By S. Shojah-Ardalan, R. Wilkins, H. U. Machado, B. A. Syed, S. McClure, B. Rax, L. Scheick, M. Weideman, C. Yui, M. Reed and Z. Ahmed
Ultracapacitors are promising components for energy storage, power backup and delivery systems. This study examines the possible effects associated with gamma and proton irradiation in selected samples up to 1200 Farad.
The "Ultracapacitor" is a commercial-of-the-shelf (COTS) energy storage component having low internal effective series resistance and high capacitance. The technology is especially suited for applications where a large amount of power is needed for fractions of a second to several minutes. Ultracapacitor can provide high peak currents to loads while the power source provides steady state power. Using the ultracapacitor in this manner will reduce the power source volume and will prolong the power source life. The ultracapacitor can be charged and discharged indefinitely for the life of the system. They are already in use for military applications, hybrid electric vehicles, power generation plants, commercial electric vehicles and racecars. Ultracapacitors are good candidates for space applications in remote or stand-alone systems where the primary power source is provided by a battery, a fuel cell, or solar cell arrays.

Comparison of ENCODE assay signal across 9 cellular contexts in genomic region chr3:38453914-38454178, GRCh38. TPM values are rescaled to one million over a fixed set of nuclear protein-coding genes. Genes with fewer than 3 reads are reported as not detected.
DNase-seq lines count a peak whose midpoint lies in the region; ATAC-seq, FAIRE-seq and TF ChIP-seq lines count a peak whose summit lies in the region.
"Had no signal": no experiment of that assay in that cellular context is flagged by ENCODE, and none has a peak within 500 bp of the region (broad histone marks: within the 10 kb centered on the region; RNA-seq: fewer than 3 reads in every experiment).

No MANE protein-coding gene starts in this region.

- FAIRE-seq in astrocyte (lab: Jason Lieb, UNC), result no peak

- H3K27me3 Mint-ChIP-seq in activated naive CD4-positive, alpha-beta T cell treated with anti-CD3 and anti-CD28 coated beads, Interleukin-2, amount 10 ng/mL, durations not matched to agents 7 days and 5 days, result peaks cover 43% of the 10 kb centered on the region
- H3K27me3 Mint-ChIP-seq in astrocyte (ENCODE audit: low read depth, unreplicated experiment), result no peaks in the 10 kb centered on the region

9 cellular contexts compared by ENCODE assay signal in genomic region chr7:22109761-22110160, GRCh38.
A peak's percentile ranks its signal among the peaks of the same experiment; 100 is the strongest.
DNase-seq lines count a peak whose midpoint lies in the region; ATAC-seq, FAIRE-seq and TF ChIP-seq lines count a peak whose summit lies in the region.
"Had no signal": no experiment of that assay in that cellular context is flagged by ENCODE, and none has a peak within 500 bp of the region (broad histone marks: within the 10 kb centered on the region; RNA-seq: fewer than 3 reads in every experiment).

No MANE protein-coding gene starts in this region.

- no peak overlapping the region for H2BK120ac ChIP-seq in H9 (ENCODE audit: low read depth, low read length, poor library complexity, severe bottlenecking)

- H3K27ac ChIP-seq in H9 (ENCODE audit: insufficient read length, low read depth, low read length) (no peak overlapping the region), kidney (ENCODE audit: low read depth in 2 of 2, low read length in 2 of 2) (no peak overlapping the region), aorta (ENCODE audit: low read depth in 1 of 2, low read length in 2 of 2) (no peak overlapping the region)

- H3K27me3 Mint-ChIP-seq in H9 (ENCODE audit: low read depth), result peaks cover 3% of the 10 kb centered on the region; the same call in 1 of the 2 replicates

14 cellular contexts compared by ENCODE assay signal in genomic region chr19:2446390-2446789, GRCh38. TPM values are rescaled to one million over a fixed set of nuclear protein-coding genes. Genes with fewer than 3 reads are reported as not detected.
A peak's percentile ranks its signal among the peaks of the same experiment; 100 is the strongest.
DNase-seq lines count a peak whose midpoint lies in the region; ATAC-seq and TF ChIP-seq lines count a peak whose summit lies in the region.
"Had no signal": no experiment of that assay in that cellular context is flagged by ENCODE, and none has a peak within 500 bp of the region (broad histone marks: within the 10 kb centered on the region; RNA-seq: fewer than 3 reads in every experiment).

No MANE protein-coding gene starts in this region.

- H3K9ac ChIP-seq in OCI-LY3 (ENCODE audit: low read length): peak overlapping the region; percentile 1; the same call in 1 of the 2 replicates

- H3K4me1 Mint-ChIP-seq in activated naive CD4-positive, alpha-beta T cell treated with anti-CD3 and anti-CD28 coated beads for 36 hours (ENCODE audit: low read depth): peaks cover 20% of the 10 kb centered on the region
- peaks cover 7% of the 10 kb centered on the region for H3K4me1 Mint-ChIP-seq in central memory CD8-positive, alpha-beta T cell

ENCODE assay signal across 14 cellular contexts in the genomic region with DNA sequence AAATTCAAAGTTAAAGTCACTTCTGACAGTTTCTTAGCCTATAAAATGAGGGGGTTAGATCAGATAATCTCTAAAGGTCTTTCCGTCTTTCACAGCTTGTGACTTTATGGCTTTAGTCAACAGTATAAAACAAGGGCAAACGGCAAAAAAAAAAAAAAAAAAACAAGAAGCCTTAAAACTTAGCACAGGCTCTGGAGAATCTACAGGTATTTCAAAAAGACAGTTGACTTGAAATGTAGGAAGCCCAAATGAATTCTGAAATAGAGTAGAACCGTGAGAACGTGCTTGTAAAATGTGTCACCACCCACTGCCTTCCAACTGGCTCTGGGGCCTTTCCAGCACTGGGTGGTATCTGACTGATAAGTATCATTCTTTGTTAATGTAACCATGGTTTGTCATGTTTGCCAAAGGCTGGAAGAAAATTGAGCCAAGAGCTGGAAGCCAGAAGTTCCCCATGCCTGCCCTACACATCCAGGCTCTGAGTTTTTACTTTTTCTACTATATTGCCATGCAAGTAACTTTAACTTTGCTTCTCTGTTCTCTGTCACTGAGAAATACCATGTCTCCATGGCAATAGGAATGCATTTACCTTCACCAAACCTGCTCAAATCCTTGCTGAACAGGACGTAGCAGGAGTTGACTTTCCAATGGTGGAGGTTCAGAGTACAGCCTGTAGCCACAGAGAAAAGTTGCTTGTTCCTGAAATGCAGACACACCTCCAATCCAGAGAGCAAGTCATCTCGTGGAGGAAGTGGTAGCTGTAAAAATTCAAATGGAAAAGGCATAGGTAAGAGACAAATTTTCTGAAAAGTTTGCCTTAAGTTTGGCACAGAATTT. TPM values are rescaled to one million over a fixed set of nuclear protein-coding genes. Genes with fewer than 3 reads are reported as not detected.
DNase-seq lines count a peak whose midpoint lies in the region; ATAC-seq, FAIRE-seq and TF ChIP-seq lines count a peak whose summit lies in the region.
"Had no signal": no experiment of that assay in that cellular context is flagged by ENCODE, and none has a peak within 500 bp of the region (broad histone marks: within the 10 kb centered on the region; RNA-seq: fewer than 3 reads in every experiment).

The Technologies Assurance group at JSC conducted performance tests on ultracapacitor samples along with electrical and mechanical screening. These tests included visual inspection, fine leak test, accelerated life test, static burn-in, reverse bias test, self heat test via rapid charge-discharge, over voltage pulse, thermal shock and destructive physical analysis. The tests demonstrated that the device was suitable for the intended applications in the ISS electrical portable systems. However, no data is available on the reliability of the component and its performance in an ionizing radiation environment.
We have conducted a series of electrical tests before, during, and after gamma irradiating these devices with a 60 Co source and 60 MeV proton radiation. These tests were performed to characterize the electrical parameters of the ultracapacitors and examine any possible changes in their charge/discharge ability in a radiation environment. This electrolytic capacitor uses an electrolyte consisting of tetraethylammonium tetrafluoroborate, dissolved in acetonitrile solvent. To our knowledge no previously data has been obtained about the interaction of gamma or proton radiation with this electrolyte or individual component.
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